"Failure is all to common for startups, but this is the best-told story of failure I've read. I was rooting for the improbable the whole way. It perfectly captures the texture of Silicon Valley's humanity and dreams better than any success story could."
--Kevin Kelly, founding editor""of""Wired, ""and author of""What Technology Wants""


"[A] worthy endeavor...Dwyer has painted a detailed portrait of the enormous difficulties facing female programmers and entrepreneurs in Silicon Valley."--"New York Times Book Review"
"[A] tumultuous story of four young men...offers a useful vantage point for assessing the strengths and weaknesses of Silicon Valley's culture . . ."--"Wall Street Journal"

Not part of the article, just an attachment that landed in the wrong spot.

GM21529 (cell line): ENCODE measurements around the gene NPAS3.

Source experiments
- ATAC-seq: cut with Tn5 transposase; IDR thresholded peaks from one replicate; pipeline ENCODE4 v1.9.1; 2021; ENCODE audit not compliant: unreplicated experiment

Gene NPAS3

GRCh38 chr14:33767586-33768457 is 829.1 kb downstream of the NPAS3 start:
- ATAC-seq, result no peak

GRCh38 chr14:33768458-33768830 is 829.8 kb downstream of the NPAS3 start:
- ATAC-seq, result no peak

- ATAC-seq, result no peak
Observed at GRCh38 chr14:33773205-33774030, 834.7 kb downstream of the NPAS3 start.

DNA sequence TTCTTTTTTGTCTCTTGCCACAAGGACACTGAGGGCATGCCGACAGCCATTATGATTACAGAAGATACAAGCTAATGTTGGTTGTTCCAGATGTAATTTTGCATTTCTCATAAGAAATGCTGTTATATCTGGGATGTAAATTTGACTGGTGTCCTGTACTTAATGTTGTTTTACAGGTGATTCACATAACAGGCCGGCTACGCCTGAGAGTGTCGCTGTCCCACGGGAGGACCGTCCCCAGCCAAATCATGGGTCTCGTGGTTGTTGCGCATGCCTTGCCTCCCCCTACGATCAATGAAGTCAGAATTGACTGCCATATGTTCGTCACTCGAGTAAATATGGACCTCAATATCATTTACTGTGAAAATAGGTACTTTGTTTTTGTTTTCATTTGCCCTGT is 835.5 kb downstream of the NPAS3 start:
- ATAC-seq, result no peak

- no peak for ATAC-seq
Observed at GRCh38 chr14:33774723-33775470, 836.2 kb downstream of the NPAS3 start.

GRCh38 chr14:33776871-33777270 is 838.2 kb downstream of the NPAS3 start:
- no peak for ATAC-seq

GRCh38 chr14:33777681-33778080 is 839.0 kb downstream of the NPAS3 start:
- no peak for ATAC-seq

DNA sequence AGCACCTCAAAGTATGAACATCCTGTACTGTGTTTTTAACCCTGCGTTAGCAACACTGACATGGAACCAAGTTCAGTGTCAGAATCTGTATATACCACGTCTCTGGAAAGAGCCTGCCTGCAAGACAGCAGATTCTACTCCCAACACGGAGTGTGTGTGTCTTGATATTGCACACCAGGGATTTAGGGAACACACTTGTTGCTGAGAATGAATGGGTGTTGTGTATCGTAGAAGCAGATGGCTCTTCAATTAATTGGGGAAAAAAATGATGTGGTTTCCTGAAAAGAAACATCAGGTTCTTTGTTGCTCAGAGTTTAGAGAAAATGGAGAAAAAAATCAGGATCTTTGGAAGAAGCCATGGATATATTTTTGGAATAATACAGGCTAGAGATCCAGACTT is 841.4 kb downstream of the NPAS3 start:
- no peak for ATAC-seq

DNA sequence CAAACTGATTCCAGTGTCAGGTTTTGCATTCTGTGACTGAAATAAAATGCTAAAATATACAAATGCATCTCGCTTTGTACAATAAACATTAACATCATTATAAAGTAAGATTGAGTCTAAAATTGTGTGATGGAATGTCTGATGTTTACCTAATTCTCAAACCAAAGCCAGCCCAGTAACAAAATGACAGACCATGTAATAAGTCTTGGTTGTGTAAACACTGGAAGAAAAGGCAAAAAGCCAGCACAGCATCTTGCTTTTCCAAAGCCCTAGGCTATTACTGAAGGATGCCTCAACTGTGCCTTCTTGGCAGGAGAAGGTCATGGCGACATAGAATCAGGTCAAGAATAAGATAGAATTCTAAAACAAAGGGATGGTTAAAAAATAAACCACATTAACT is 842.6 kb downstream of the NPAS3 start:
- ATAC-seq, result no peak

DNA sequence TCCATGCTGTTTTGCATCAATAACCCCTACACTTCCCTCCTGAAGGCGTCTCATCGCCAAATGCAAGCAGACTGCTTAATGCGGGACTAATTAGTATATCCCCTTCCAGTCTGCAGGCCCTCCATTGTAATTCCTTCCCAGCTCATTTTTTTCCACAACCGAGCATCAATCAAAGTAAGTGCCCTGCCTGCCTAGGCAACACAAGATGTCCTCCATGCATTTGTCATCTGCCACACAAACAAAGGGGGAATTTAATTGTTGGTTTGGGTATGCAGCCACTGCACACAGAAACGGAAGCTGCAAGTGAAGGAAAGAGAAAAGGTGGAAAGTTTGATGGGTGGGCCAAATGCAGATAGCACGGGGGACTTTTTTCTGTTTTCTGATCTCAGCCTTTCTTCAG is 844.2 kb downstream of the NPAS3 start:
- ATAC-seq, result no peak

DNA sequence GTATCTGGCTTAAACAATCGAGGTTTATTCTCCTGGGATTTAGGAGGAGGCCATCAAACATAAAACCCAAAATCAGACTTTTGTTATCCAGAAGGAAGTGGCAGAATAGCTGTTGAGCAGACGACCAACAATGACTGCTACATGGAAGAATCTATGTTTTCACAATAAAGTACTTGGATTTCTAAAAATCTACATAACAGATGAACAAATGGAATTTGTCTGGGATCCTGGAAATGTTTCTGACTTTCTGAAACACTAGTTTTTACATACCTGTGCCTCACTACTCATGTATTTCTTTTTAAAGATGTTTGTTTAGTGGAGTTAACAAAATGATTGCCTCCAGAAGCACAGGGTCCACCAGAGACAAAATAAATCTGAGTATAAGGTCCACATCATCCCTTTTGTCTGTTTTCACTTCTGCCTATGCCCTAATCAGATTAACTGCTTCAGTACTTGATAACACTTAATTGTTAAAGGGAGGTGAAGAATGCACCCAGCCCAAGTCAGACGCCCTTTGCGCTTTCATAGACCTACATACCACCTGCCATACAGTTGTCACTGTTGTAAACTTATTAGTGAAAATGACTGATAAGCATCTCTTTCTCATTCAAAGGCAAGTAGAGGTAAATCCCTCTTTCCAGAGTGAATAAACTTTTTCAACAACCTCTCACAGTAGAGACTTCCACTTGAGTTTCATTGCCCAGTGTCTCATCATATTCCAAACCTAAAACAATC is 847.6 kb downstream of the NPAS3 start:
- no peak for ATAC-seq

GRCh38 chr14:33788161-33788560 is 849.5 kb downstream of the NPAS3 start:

"[A] lively account...[that] finds heroism and success, betrayal and even, ultimately, tragedy in the hurtling pursuit of a cause."--"Washington Post "
"Dwyer's account . . . is a thrilling read, astoundingly detailed and researched, alternately suspenseful and heartbreaking."--"Daily Beast"
"[A] lively account of Diaspora's creation as an alternative to the Silicon Valley megaliths. Like any account of the memorable early days of a revolution, Dwyer's reporting finds heroism and success, betrayal and even, ultimately, tragedy in the hurtling pursuit of a cause."--"Denver Post"
"A thoroughly compelling account recommended for those interested in general technology books and business narratives. This book is a welcome addition to the literature on start-ups, particularly for its focus on notions of privacy in the digital era and how entrepreneurs are working to address these critical needs."--"Library Journal"
"This is a greatly informative book."--"Booklist"

Praise for "102 MINUTES"


"A masterpiece."--Kevin Baker, "The New York Times"
"A heartstopping, meticulous account."--"The New York Times Book Review"
"Impressive."--"People" magazine

Praise for "More Awesome Than Money"